Special Session: Sensor applications in Agriculture and Biology
Sensors in agriculture and biology are playing more important roles today than ever before. Sensors can play an important role both in the pre-harvest and post-harvest processes of various agricultural commodities such as grain, nuts, fruits and vegetables. Importantly, sensors provide the means for rapid, and nondestructive testing of various grading factors of the agricultural materials. Knowing the nutritive and health values of food materials has become important to the consumer and most of these parameters are still determined by laborious and costly chemical methods. Sensors have the great potential to do this fast and less expensively.
During the post-harvest stage, sensors have even more impressive role in processes such as drying, milling, storage, processing, packing and transportation. Sensors are being developed and tested for the determination of factors such as moisture (it is important to know at various stages of product development), texture, composition, and shelf-life. By replacing the conventional chemical methods sensor applications minimize the environmental impact, and being rapid and nondestructive are proving to be economical.
Most of the sensor systems, electronic or optical are of non-contact type, and thus are suitable to use with food materials. Sensors are also being extensively used in agricultural machinery and for monitoring biological activity and plant health.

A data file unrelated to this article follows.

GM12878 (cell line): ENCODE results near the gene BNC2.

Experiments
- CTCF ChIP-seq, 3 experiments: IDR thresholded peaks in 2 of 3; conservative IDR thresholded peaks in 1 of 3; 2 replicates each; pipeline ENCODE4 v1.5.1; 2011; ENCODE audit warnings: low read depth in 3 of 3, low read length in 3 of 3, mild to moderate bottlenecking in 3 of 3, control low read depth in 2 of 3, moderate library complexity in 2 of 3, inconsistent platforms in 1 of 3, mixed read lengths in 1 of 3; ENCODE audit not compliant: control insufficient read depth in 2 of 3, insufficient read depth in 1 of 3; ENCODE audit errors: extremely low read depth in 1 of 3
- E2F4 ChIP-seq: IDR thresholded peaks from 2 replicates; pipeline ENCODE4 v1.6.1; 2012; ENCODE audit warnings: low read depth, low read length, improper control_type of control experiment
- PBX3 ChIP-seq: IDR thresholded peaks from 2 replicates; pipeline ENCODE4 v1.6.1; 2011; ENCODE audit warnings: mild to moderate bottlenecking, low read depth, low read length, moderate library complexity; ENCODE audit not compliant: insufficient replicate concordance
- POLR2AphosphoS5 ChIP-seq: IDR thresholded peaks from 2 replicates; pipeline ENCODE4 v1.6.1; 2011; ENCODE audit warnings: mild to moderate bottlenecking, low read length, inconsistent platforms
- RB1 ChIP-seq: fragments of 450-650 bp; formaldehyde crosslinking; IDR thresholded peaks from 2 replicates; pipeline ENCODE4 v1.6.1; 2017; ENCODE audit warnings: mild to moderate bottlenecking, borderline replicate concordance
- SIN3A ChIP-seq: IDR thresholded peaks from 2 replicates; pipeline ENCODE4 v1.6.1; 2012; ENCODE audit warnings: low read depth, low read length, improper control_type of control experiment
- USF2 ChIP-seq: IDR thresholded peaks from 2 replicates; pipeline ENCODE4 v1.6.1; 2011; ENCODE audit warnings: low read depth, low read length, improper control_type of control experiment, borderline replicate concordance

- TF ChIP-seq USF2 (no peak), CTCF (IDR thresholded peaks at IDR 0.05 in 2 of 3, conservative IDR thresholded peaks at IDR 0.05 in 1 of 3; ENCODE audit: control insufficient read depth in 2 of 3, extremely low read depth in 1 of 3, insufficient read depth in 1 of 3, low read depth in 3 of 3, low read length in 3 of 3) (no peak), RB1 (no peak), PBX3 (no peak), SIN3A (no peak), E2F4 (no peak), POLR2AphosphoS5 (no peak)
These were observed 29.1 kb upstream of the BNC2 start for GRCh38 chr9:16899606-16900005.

Papers related to the following topics (but not limited) are solicited for this session:
- UV, Visible, NIR and IR sensing
- Capacitive sensing
- RF and Microwave sensing
- Sensor development and manufacture.
Dr Chari V. Kandala
Chari V. Kandala received his B.S. and M.S. degrees in Physics from the Andhra University and the Indian Institute of Technology respectively. He received another M.S. in Physics, and Ph.D. in Biological and Agricultural engineering in 1992 from the University of Georgia.
He worked as an Assistant Professor in Physics at the G.B.P. University, Pantnagar, India, from 1968 to 1975, and as a Senior Engineer in Electronics and Instrumentation at ICRISAT, Hyderabad, India from 1975 to 1983. Since 1985 he has been associated with the Agricultural Research Service of the U.S. Department of Agriculture working on nondestructive measurement of moisture content in food materials using RF Impedance methods. Since 2001 he is working with the National Peanut Research Laboratory at Dawson, Georgia in developing optical and electronic instrumentation for grain and peanut quality measurements using RF and NIR methods.
Dr. Kandala is a member of the American Society of Agricultural and Biological Engineers, The International Society for Optical Engineering, and a Senior-member of the IEEE. He has published over 45 peer-reviewed manuscripts and holds a patent for the dielectric method he developed for determination of moisture content in nuts and seed.